At the LIA Conference last May, I reported my disappointment at the lack of response to CP121 – less than 10 per cent of the firms affected.
Now 10 months on and I must confess to being consultation paper-weary and not having the time to respond from my own firm's perspective. So why is this and how can I be so hypocritical?
First, I would say that my lack of response is not one of preference but of necessity. If I spent the time needed to respond in an intelligent, well thought out and meaningful way, my business might not survive. That is the stark reality that faces many of us in the current climate. So if we cannot spend the time ourselves who do we turn to? We must rely on our professional (the LIA, Sofa, IFP) and trade associations (Aifa) to respond on our behalf and, where possible, make joint submissions in the areas where commonality exists. However, we still need to read the briefings they send out to us and respond to them with our views.
I am going to be contentious. There is an area where we let ourselves down badly. I have seen a myriad of rants and raves directed at individuals and organisations. With few exceptions these are ill thought out, irrational and emotionally charged. These responses win us no friends and perpetuate the illusion that many of us are ignorant dinosaurs only interested in ourselves.
As one example, take the response to the Consumers' Association campaign against misselling of endowments (and, for the record, I don't like the Standard letter either).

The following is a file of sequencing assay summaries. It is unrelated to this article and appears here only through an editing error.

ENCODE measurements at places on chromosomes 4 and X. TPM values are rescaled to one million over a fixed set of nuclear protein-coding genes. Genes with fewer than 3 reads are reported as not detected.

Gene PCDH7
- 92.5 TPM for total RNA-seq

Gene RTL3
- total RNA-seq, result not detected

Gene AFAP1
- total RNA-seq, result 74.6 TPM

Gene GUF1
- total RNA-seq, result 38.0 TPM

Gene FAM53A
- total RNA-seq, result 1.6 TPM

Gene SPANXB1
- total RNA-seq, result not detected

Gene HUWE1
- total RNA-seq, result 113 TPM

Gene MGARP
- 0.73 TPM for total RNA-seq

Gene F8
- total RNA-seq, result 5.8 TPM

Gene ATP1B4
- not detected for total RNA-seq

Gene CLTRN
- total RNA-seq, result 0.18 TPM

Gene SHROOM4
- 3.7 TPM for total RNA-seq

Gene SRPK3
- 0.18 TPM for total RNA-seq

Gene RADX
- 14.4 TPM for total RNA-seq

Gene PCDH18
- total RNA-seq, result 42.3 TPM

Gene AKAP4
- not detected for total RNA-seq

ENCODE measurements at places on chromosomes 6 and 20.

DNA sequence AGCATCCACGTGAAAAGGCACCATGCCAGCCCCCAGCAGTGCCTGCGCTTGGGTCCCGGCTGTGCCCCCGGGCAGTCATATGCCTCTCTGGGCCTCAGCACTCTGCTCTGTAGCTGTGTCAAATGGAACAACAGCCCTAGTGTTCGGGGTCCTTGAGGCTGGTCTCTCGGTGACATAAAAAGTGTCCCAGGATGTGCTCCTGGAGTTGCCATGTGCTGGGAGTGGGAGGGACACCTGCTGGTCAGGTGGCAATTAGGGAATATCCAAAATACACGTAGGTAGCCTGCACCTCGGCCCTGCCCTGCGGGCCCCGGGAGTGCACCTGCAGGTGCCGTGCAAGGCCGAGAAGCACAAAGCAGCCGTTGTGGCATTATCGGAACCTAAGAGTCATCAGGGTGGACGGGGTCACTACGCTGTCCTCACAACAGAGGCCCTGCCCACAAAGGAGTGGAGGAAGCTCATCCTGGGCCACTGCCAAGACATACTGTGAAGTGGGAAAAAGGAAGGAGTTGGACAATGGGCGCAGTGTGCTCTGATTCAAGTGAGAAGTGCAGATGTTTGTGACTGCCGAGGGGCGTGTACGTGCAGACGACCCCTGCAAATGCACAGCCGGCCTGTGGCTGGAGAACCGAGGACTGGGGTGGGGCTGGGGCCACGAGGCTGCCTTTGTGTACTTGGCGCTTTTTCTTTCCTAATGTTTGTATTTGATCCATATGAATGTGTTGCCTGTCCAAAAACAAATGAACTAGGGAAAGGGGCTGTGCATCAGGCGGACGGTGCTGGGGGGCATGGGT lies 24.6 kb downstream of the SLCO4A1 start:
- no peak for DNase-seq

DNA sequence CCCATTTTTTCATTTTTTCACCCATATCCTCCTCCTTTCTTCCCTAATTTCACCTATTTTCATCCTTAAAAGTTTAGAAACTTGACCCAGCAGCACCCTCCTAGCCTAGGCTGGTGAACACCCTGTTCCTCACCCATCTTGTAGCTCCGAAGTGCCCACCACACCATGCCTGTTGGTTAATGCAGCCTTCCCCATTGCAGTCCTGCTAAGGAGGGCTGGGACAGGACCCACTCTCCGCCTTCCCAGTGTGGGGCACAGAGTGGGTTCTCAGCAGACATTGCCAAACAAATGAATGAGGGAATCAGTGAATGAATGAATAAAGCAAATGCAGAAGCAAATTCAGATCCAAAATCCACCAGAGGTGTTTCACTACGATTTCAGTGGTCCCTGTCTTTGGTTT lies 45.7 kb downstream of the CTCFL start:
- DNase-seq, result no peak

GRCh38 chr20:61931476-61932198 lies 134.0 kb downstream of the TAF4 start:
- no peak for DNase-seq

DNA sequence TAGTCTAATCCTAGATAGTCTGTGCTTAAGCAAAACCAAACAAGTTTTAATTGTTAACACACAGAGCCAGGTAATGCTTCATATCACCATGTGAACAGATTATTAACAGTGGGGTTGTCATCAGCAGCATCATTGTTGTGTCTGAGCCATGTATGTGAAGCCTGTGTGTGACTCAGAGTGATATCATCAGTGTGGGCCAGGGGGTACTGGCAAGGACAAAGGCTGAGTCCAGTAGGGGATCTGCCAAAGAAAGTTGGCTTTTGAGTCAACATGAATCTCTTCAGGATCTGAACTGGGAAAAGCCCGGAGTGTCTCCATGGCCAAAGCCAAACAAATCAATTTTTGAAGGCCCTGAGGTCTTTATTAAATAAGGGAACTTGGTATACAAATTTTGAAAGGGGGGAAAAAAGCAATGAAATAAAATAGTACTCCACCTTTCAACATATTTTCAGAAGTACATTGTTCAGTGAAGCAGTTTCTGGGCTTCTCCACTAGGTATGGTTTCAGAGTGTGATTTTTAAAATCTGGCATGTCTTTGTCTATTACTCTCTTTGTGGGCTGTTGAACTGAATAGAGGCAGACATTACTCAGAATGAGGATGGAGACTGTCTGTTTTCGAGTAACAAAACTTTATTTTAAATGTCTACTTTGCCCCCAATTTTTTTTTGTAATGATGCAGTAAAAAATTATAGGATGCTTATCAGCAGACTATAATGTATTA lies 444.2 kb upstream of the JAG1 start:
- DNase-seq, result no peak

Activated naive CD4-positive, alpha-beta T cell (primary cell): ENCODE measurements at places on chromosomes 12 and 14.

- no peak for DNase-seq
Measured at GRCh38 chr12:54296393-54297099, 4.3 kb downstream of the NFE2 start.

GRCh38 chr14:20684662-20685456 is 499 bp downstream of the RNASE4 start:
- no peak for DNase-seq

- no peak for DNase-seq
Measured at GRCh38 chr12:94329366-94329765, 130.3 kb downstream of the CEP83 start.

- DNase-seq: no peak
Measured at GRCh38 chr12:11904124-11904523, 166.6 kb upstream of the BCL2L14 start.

How many advisers or companies have taken the trouble to write in and explain the exact history behind some policies to promulgate an accurate understanding? Hardly any. But how many vitriolic letters have they received from so called professionally qualified advisers? Quite a few, by all accounts – all achieving the same result, casting doubt on our aim to become recognised as a profession.
So please do respond when you can to what is going on but do so with a reasoned, logical and professional approach.
Another huge challenge we advisers have is life off-ice administration. There have been many comments on this of late.
Take the endowment issue as an example. My firm, like many others, has received the standard Consumers' Association letters of complaint. So far, I am relieved to say that none of these relates to policies that my firm has arranged but all are for policies where we are the current servicing agent.
Life office systems are often so poor that they cannot identify the original adviser. As a result, we have to respond to all these, which costs time, money and resources.
Companies decide to discontinue certain products or funds because of their unprofitability but then we have to deal with all the enquiries and advise clients what to do outside their normal reviews. This can be very time-consuming and it is difficult to invoice clients for a situation that is not of their making.
But there are still some huge opportunities out there for all of us. Just look at the statistics:
One in three will develop some form of cancer.
The average currently paid entitlement from the state is only £73 per week.
Thousands of policyholders are still in high-charge contracts.
Two million homeowners have not reviewed their loans.
Markets are so low that there must be significant growth potential, many products offer downside protection.
Permanent health insurance There is eight times more likelihood of being ill and unable to work for six months or more than there is of dying during your working life.
Costs have tumbled in the last few years making re-broking attractive.
There are so many opportunities emanating from full financial planning reviews for new clients that we would be hard pressed to meet someone that we could not help.
Gavin Tisshaw is LIA president and chairman of Executive Advisory Services